There aren't many of the majestic right whales left

January 07, 2007

The Wrong Stuff

There aren't many of the majestic right whales left

Environment Writer


Belly up and floating, the right whale found last weekend near Brunswick, Ga., died brutally, shredded by a propeller.

[foto] The Florida Times-Union/Bob Mack Biologists and others examine the head of a male right whale that was found dead off the Georgia coast near Jekyll Island on Dec. 30 and was towed to Fernandina Beach. Lacerations on the whale's head and lip suggest a boat propeller may have contributed to its death. Researchers who towed it to shore counted 20 deep cuts along its 41-foot-long body. They also found a skin pattern on its head that told them it was a calf they knew, born two years ago to a mother named Columbine. He was the fifth right whale in 2006 to die as a result of human contact.

Such deaths, scientists say, happen too often as the whales cope with increasing boat traffic in a busy Atlantic Ocean. The size and number of freighters and cruise boats has grown exponentially in 20 years.

The vessels are just one danger lurking in a changing ocean. The whales have plastic in their stomachs and contaminants like DDT in their blood. And they get tangled in fishing gear. Once researchers watched helplessly as a right whale mother tried to cradle her dying baby, ensnared in fishing gear, to keep it afloat.


"They sort of embody so many of the issues facing the ocean, just by all the things they're dealing with as individual animals," said Amy Knowlton, a research scientist with the New England Aquarium in Boston.

Right whale watchers have had their own frustrating experiences with whale deaths and entanglement in Volusia and Flagler counties, where the whales migrate offshore each winter. Two dead right whales have washed onto the beach in Flagler County since 1997, and last December rescuers tried to help a right whale spotted off Volusia with both flippers tangled in fishing gear.

For those who see live whales frolicking offshore, it's exciting, said Joy Hampp, coordinator of Marineland's volunteer right whale watching project, which reported 41 whale sightings in 2005.

But, Hampp said, it can be distressing to think, "Wow, I might be seeing one of the last of the species if we're not successful in conserving them."

For a while, it seemed the whales had a chance. Hunting was banned in
1935. But, the population has hovered at fewer than 400 and may be as low as 300. Scientists say the whales could be extinct within 100 to 200 years, less if struck with a catastrophic disease.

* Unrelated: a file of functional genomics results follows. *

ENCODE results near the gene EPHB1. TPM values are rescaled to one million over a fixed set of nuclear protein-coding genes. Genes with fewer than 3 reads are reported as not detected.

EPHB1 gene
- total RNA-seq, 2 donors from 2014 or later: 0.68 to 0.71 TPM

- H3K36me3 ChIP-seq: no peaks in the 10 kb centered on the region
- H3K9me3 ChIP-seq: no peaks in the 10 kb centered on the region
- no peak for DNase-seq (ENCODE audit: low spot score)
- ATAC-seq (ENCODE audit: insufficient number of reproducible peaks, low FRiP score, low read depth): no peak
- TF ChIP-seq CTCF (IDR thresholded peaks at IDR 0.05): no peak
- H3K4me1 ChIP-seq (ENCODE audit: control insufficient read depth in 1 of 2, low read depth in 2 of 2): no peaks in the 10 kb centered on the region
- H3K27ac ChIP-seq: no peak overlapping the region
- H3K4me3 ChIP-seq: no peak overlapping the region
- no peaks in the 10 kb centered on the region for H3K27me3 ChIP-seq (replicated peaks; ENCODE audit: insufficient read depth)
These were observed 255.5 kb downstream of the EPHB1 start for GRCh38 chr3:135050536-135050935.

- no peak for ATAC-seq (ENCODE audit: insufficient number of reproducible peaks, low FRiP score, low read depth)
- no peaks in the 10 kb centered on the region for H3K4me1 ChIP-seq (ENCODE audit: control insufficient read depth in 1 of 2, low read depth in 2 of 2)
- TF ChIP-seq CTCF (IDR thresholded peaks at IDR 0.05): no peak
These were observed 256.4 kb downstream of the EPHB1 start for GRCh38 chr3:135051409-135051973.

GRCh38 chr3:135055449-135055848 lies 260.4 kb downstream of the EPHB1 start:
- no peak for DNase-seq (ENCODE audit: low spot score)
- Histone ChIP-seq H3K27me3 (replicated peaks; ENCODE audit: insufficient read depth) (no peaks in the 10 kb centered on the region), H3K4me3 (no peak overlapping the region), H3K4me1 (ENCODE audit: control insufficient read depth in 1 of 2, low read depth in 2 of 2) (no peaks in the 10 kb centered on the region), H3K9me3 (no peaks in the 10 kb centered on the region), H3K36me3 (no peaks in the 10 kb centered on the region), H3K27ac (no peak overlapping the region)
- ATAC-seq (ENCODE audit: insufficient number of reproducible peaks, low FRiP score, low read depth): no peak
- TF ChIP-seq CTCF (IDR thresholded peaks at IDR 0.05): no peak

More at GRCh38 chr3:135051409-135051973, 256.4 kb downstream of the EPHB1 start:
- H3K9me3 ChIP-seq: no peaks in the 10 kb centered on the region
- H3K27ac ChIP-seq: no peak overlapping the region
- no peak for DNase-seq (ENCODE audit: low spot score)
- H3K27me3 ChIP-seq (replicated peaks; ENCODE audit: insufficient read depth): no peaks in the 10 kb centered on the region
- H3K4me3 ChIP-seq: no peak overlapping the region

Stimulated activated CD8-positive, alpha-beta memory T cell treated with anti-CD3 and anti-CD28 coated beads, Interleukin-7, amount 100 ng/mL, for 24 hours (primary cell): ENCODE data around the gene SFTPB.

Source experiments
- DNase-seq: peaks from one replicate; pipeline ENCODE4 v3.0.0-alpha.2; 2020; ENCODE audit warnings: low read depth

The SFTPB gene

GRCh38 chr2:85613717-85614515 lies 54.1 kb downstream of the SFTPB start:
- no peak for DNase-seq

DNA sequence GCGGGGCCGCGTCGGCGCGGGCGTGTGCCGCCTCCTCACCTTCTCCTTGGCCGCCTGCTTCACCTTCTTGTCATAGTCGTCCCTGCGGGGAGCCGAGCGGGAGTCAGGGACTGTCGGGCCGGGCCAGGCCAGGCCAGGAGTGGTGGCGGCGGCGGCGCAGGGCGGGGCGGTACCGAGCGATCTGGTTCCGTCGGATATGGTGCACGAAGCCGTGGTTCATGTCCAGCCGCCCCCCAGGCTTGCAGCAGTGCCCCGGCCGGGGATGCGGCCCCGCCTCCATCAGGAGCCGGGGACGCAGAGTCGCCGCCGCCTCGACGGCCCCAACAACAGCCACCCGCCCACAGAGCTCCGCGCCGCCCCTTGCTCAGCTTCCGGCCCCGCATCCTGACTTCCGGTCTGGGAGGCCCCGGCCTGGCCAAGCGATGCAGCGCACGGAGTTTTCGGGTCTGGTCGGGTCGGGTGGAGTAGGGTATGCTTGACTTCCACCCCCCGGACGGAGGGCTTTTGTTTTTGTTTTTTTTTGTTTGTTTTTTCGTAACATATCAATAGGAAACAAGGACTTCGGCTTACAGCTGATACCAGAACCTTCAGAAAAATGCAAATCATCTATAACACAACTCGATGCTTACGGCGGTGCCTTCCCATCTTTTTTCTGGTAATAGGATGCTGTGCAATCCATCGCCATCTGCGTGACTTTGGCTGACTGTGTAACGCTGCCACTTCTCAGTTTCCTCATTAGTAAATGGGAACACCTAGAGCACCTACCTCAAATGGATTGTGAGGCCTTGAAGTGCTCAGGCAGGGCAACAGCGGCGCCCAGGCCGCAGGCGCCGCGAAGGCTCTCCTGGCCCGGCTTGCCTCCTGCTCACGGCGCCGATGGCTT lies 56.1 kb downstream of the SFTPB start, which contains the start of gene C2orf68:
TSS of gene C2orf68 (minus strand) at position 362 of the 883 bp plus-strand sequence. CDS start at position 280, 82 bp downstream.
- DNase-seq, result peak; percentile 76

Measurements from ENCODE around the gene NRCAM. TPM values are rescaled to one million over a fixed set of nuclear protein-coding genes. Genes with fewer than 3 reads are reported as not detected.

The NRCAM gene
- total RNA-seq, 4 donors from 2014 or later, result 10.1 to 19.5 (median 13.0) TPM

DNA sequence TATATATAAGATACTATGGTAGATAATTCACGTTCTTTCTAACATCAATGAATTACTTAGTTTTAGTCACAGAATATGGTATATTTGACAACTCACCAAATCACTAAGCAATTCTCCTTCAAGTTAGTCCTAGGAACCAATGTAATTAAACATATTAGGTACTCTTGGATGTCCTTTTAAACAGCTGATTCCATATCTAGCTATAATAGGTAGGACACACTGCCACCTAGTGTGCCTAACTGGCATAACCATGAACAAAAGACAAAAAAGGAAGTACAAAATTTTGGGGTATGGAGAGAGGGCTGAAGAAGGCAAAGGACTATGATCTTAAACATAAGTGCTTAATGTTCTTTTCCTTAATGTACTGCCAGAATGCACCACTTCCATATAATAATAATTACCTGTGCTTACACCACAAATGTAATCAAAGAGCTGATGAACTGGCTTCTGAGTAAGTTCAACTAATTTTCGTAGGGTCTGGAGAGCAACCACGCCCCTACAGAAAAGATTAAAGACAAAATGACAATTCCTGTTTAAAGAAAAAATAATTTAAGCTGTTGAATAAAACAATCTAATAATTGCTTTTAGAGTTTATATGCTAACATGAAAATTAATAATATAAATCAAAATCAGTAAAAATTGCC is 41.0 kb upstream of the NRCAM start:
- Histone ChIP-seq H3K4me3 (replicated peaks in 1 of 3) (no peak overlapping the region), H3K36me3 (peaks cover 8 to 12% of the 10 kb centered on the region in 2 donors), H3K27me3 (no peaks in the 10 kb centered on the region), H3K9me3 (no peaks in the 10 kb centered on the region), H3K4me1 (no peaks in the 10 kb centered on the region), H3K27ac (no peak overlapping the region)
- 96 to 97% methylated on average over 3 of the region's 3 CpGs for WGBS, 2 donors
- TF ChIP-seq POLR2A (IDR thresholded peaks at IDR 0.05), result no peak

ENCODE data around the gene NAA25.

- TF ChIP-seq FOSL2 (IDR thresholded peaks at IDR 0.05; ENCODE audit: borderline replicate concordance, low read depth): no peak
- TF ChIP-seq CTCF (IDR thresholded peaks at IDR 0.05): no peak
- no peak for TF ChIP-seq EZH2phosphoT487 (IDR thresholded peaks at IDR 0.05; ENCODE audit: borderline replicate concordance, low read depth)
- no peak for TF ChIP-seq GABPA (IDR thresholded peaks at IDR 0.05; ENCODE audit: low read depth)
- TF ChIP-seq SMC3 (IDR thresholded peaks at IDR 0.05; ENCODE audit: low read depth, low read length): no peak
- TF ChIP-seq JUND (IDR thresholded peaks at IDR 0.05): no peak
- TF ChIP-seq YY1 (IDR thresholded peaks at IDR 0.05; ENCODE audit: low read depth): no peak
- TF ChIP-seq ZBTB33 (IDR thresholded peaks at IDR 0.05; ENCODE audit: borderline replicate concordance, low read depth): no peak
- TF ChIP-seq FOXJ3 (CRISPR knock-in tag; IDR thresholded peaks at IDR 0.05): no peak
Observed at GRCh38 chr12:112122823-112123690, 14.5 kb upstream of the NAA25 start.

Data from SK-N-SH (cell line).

The future of the whales rests on a tiny fraction of the group: breeding females. Knowlton said saving just two a year could turn the population around.


But a whale's migration might be compared to a pregnant woman trying to cross major highways on foot on her way to a delivery room. Seven of the country's 15 busiest ports are found along the migration route between Maine and Florida.

Nearly 70 whales have been killed by collisions or fishing gear since
1970. In 2005, the scientists begged the National Marine Fisheries Service to do something to stop the deaths. The fisheries service responded with proposed rules to slow freighters and expects to release a final rule in the spring, said spokeswoman Connie Barclay.

The shipping industry is protesting the proposal to slow boats over 65 feet to as low as 10 knots within 30 nautical miles of ports along the Eastern seaboard.

The World Shipping Council, in comments to the service, said it supports rerouting ships and tracking whales so ships can steer clear of the animals. But the council questioned why the Navy and boats less than 65 feet are exempt and said the service doesn't have evidence that slowing boats down would prevent whales from getting hit. The opposite may be true, the council wrote, because slower ships are harder to maneuver and not as noisy as a ship running at higher speeds.

The council estimates the rule could cost the industry more than $50 million a year.

Scientists like the proposed rules, although they wish the process would move faster and question why the Navy is exempt.

"The shipping companies and everyone concerned about the economic impact of slowing ships are complaining, but the fact of the matter is they are killing a couple of whales a year," said Scott Kraus, vice president of research at the New England Aquarium. "If you can slow the ships down, you can save the whales, as long as the reproduction doesn't fail."


Researchers find it difficult to single out one reason for the low reproduction. The lack of available food may be one cause, said whale expert Michael Moore with the Woods Hole Oceanographic Institute in Massachusetts. Pollution, pesticides, fertilizers and even noise may contribute. The chemicals feed natural algae and bacteria that give off toxins that kill marine mammals.

Because they don't understand the causes, it's worrisome.

"If there's something we're doing that's creating the reproductive failure and we don't know what it is, we're going to continue to do it," Kraus said. "The whales may be the most visible charismatic consequence, but, if it's affecting right whales, it's affecting other things along the way, and that's what we should be paying attention to."


Informant: binstock



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